University of Wisconsin Primate Health Care
During the 2002 - 2003 period the WNPRC housed roughly
1500 primates. Most of these primates are macaca mulatta or rhesus
monkeys. The next largest group of primates is callithrix jacchus or
marmosets. These primates are maintained to be used as research
subjects, or in the breeding of primates for research. The center
supports research in aging, diet, reproduction, psychology, and other
The colony statistics table from the NIH progress
report filed by WNPRC reveals a number of interesting statistics. The
year began with 1513 primates in residence at the center. 84 marmosets
were born during the year, no macaques were born. For the purposes of
the progress report live births are defined as “inflated lungs.” The
progress report does not list any infant or juvenile macaques or
marmosets dying at the WNPRC. 159 primates were added to the colony from
outside sources. 29 primates died during experimentation. 118 primates
died of non-experimental causes. The total number of primate deaths
listed in the report (experimental and non-experimental) is 147. 95 were
sold or transferred outside the center.
The following table lists the numbers of primates for
whom WNPRC provided necropsy reports (i.e. post-mortem reports) whose
dates correspond to the time period for the progress report that WNPRC
filed with the NIH. These primates all apparently died of natural
Note: 3 additional necropsy reports were provided from
macaque monkeys that were euthanized during experimentation.
Total deaths (non-stillbirths) 157
Closer examination of these records raises many
questions. For example: the 8 macaques in the 1 day – 1 month old
category had ages of: 1 day (3x), 2 day, 1 week, 2 ˝ weeks, and 1 month
(2x). If, as the progress report says, no macaques were born during this
period, where did these young animals come from? It is not likely that 1
day old primates were shipped in from a supplier. It is even more
surprising that the report lists no infant/juvenile macaques as dying.
What about these 8 macaques? The progress report also lists no deaths
among infant/juvenile marmosets. However WNPRC provided necropsy reports
for 40 marmosets in the 1 day – 1 month old category. Apparently the
WNPRC conveniently forgot about these 48 short lives when filing their
NIH progress report. The progress report lists 147 deaths at the primate
center, but WNPRC provided 157 necropsy reports that occurred during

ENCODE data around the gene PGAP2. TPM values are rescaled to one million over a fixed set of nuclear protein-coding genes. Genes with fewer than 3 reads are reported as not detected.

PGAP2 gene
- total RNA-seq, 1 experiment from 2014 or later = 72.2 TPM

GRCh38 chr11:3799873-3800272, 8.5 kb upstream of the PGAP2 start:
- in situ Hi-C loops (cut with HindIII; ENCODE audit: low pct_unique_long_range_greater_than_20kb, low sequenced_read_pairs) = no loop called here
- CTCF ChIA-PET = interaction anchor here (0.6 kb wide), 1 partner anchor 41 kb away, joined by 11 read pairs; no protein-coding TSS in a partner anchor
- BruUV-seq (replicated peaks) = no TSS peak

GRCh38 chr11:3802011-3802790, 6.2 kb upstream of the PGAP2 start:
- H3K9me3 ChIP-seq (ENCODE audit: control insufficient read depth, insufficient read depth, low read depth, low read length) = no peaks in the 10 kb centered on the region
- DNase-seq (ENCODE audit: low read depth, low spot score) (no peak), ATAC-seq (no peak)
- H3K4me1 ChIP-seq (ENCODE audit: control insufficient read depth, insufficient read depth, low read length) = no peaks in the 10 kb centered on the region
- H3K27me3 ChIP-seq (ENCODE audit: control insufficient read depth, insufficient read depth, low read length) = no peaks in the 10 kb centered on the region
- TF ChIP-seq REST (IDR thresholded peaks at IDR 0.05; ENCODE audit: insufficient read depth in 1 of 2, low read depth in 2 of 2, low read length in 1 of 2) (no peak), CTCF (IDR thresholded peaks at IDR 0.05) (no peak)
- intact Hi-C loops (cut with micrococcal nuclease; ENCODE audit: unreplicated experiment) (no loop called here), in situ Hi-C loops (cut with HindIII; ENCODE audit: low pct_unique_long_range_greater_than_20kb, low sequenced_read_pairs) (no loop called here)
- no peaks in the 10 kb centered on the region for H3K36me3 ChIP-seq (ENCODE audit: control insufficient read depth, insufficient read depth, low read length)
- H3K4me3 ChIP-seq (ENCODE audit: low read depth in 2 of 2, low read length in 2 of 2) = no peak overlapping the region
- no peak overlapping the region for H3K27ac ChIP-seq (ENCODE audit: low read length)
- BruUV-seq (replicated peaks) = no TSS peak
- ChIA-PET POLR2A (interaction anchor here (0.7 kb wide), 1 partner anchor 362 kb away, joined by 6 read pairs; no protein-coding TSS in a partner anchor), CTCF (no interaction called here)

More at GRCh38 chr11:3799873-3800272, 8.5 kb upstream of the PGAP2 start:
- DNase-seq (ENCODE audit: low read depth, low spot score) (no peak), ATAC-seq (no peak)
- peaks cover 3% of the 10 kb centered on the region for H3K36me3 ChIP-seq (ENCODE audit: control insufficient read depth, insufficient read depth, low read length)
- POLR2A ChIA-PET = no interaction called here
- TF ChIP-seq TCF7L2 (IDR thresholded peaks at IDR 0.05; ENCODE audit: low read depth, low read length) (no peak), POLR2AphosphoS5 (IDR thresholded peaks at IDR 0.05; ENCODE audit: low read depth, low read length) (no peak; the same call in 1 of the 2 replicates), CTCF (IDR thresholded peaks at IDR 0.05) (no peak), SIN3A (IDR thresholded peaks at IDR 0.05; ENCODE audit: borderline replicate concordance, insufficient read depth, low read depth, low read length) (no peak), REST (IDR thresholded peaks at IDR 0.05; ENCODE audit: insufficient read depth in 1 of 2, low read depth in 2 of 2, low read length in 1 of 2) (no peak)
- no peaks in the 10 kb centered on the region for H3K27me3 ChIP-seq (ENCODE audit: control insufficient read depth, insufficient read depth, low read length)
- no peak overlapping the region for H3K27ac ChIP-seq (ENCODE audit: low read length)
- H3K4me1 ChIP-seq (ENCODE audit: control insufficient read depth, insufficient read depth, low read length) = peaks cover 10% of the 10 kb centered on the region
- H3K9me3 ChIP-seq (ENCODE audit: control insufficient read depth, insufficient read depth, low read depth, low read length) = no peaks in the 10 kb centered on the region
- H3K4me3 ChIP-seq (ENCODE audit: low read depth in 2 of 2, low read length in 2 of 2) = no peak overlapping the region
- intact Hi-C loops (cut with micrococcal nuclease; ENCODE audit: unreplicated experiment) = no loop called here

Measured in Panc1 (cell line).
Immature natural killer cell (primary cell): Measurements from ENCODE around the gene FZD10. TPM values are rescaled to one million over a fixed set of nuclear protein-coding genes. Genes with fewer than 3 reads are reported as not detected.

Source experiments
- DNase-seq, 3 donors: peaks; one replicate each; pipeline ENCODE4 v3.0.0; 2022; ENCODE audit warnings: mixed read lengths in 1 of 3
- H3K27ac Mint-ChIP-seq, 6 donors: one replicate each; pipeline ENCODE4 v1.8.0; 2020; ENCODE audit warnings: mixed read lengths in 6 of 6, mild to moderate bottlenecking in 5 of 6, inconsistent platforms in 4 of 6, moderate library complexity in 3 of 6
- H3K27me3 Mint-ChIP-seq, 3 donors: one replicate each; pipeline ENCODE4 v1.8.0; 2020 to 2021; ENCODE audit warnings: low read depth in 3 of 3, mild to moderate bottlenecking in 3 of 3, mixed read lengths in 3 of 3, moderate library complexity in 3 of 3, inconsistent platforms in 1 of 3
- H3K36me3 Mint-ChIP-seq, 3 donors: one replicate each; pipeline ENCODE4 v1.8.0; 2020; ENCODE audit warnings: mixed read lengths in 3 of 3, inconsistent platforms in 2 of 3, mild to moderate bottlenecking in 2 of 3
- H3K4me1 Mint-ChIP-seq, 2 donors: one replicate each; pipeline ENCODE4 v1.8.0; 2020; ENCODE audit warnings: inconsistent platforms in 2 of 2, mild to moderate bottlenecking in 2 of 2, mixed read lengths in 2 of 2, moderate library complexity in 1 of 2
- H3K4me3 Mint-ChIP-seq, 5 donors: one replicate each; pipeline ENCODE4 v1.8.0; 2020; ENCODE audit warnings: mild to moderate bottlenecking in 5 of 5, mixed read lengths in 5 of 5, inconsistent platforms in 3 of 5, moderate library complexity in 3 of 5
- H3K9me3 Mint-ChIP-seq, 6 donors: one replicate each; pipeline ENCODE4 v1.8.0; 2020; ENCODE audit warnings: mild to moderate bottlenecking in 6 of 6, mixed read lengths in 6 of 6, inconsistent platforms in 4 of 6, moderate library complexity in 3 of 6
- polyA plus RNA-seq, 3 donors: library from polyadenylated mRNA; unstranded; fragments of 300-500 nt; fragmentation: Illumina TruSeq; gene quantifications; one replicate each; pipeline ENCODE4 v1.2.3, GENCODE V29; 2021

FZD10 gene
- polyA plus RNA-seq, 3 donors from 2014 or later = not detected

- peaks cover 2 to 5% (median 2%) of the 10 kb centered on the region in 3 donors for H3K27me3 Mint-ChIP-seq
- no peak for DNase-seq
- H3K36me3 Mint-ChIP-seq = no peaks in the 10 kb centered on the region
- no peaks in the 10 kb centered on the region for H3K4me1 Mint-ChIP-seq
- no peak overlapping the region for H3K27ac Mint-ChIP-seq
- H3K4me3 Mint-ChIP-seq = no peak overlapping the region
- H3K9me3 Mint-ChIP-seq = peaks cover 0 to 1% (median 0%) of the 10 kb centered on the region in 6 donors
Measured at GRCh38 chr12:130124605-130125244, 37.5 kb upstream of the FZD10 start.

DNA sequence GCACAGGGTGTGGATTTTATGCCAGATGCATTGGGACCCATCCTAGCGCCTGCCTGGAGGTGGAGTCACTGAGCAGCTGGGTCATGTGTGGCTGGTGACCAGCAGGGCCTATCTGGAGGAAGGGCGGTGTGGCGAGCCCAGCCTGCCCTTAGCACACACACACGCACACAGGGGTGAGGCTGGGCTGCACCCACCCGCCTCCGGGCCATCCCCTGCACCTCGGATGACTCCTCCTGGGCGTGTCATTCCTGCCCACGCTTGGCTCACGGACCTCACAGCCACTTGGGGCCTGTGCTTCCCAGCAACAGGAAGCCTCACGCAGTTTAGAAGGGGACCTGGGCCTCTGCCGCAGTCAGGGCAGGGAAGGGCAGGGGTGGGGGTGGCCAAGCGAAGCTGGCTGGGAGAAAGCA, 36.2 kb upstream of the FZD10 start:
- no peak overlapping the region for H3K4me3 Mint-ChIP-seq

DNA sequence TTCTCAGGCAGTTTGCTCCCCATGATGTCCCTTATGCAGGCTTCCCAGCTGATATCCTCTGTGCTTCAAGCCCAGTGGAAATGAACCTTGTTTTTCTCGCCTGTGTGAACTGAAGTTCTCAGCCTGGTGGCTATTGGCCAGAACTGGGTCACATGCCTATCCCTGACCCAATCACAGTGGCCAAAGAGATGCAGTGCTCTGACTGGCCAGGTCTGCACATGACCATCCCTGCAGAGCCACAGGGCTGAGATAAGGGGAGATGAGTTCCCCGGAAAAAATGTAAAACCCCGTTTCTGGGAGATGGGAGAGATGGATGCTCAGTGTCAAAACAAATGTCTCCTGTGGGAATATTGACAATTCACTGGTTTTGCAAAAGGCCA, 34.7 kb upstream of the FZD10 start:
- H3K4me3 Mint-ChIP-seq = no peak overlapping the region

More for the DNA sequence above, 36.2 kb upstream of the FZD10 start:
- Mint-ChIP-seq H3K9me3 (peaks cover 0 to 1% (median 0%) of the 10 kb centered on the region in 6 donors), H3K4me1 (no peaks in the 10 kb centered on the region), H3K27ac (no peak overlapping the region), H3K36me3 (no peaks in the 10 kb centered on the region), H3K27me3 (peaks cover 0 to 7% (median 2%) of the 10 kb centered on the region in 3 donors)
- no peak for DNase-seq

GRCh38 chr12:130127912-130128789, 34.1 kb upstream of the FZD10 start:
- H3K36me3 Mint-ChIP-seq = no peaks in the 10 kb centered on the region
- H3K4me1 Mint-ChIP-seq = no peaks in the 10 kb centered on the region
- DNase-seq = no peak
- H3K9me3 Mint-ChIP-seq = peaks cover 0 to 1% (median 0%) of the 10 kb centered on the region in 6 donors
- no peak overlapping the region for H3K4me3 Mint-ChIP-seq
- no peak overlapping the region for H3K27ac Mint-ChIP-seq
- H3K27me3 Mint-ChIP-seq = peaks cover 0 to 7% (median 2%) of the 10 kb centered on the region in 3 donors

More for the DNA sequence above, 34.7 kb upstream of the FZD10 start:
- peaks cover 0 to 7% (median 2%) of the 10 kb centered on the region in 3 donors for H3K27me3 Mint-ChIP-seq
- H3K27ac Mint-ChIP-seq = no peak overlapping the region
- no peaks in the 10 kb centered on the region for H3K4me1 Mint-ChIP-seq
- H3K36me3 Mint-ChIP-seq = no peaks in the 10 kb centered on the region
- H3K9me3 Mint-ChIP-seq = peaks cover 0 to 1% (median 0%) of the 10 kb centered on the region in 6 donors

Many other pieces of information can be derived from
the necropsy reports at the WNPRC. This information can reveal patterns
in the diseases which functioned as causes of death, thereby providing
an indication of the conditions at the WNPRC.
1. 38 (54.3%) died with lymphoplasmacytic gastritis –
this disease can be caused by stress.
2. 27 (21%) died with enteritis and/or colitis – also
potentially caused by stress.
3. 2 had reached a state of emaciation
4. 4 had begun to self-mutilate
5. Other disease conditions included: pneumonia,
hepatitis, endometriosis, peritonitis, etc.
1. 23 (64%) had lymphocytic enteritis – this disease
can be caused by stress
2. 8 (22%) had become cachetic (emaciated) 6 (16.7%)
more were listed as thin -- or -- 14 (38.9%) were substantially
3. 1 marmoset had begun to self-mutilate
4. Other diseases included lymphosarcoma, hepatitis,
meningitis, encephalitis, etc.
5. The infant mortality rate for the marmoset colony
is 58.1% = (live births – infant necropsies) / (live births +
6. 8 of the infant animals that were given post-mortem
examinations had been cannibalized by other marmosets
What do these individual pieces of information lead
to? Lymphoplasmacytic gastritis in macaques and lymphocytic enteritis in
marmosets can be caused by stress. High infant mortality rates can be
caused by stress. Cannibalism can also be influenced by stress. A
significant number of primates at WNPRC engaged in self-mutilation. This
is likely a result of social isolation. It is very likely that only the
most susceptible primates engaged in self-mutilation; others have
probably developed behavioral pathologies of a different nature.
Additionally, we only have knowledge of the self-mutilating primates
that died. We have no way of knowing how many living macaques and
marmosets are physically injuring themselves at this very moment.
We must also conclude that the animals within this
colony suffer from chronic stress. All the signs are there:
gastro-intestinal tract disease.
Additionally, three marmosets were recently killed at
the WNPRC when they were not removed from their cage before the cage was